This week on Facing the Future, we looked ahead to a “day of reckoning” that our guest, Eugene Steurele of the Urban Institute, says is coming for U.S. fiscal policy. We also got Gene’s take on why the budget is, and has been, transferring resources from America’s youth to richer, older generations. Concord Coalition policy director Tori Gorman and chief economist Steve Robinson joined me for the conversation.
Steuerle is one of Washington’s most noted experts on the federal budget. He was deputy assistant secretary of the U.S. Department of the Treasury for Tax Analysis (1987–89), president of the National Tax Association (2001–02), co-director of the Urban-Brookings Tax Policy Center, and chair of the 1999 Technical Panel advising Social Security on its methods and assumptions. He is the author of many books including one of my favorites, Dead Men Ruling, that explains why so much of today’s budget and projected budget were determined years ago.
“We’ve gone through several decades where we’ve relied as a government on essentially covering our expenses by borrowing and we’ve relied on juicing up the economy by continually having very low and, actually on an after-inflation after-tax basis, negative cost of borrowing,” Steuerle said. “And my point is somewhat simple. I just can’t see the debt growing forever.”
He sees the same problem with monetary policy. “You can have negative real rates with inflation. But it’s pretty hard to have negative nominal rates, and we’ve gone down this path for so long, I think it’s ending and that brings a day of reckoning.” Steuerle also worries that today’s fiscal policies are shifting burdens from the old to the young. “The question has always been that if the younger generations are a lot richer than the older generations then there’s an argument that maybe it’s not so bad for older generations to pass on additional debt to them,” he said. “I don’t necessarily buy into that argument.”
In Steuerle’s view, “the long history of humankind is that each generation tries to make things better for the next generation and in some sense, in a social sense, we’ve done something very, very unique in modern times. We no longer necessarily have older generations making those types of transfers to younger generations, but coming to expect, often indirectly, that the younger generations are going to be the ones that they rely upon, at least to a much greater extent than in the past.”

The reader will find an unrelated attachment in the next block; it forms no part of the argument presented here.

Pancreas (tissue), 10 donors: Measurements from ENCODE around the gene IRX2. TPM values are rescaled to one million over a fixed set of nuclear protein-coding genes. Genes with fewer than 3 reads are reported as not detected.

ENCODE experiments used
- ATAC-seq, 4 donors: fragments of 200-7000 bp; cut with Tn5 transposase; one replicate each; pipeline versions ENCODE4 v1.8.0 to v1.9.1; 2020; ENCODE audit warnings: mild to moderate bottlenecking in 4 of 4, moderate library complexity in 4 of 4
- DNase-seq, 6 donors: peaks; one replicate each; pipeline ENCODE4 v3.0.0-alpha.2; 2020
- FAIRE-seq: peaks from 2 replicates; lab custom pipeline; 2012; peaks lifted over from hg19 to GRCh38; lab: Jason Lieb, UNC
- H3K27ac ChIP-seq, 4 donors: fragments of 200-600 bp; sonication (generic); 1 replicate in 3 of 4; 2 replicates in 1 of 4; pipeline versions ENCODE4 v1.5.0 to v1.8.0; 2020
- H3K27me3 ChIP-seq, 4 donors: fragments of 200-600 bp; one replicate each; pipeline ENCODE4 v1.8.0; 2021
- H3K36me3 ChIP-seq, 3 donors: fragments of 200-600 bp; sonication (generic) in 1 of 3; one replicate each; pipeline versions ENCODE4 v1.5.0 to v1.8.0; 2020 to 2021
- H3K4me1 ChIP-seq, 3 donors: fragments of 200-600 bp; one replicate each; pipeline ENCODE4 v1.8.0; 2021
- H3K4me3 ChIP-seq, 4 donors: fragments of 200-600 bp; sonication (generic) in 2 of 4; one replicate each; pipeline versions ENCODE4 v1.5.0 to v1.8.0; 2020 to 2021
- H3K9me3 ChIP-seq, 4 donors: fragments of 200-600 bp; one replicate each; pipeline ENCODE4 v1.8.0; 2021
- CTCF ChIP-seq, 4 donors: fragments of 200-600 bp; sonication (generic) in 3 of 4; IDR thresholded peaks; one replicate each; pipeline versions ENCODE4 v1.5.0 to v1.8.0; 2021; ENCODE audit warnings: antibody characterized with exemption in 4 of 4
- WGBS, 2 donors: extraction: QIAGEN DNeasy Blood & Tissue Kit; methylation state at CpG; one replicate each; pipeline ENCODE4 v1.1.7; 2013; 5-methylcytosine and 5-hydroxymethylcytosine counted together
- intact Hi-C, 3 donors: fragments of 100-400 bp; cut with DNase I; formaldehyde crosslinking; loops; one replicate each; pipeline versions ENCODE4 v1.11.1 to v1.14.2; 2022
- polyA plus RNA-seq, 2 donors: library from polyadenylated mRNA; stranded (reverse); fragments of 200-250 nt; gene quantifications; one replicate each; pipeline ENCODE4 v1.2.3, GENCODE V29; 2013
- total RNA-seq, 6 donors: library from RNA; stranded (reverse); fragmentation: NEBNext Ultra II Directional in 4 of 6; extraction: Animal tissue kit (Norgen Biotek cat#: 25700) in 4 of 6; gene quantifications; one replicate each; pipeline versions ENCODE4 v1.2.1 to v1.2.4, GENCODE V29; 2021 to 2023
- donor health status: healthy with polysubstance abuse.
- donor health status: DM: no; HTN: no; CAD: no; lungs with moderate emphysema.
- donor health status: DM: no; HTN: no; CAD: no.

He noted that “the history of Social Security and Medicare and healthcare in general has been one where a lot was promised to early generations,which they didn’t have to pay for. That was a good idea, because the elderly particularly, but also the disabled, and some of the groups we protected were poorer than everyone else. That’s no longer necessarily true. In fact, the latest CBO numbers say that the elderly are now richer, if you count at least the value of their healthcare, and we could debate whether that should be counted or not, are richer than the younger generation. So how much more should we increasingly make transfers from the young to the old?”
We also discussed with Steuerle some possibilities for Social Security and Medicare reform and we ended on a positive note with why he thinks there are some reasons to be optimistic.
Hear more on Facing the Future. I host the program each week on WKXL in Concord N.H., and it is also available via podcast. Join our guests as we discuss issues relating to national fiscal policy with budget experts, industry leaders, and elected officials. Past broadcasts are available here. You can subscribe to the podcast on Spotify, Pandora, iTunes, Google Podcasts, Stitcher, or with an RSS feed. Follow Facing the Future on Facebook, and watch videos from past episodes on The Concord Coalition YouTube channel.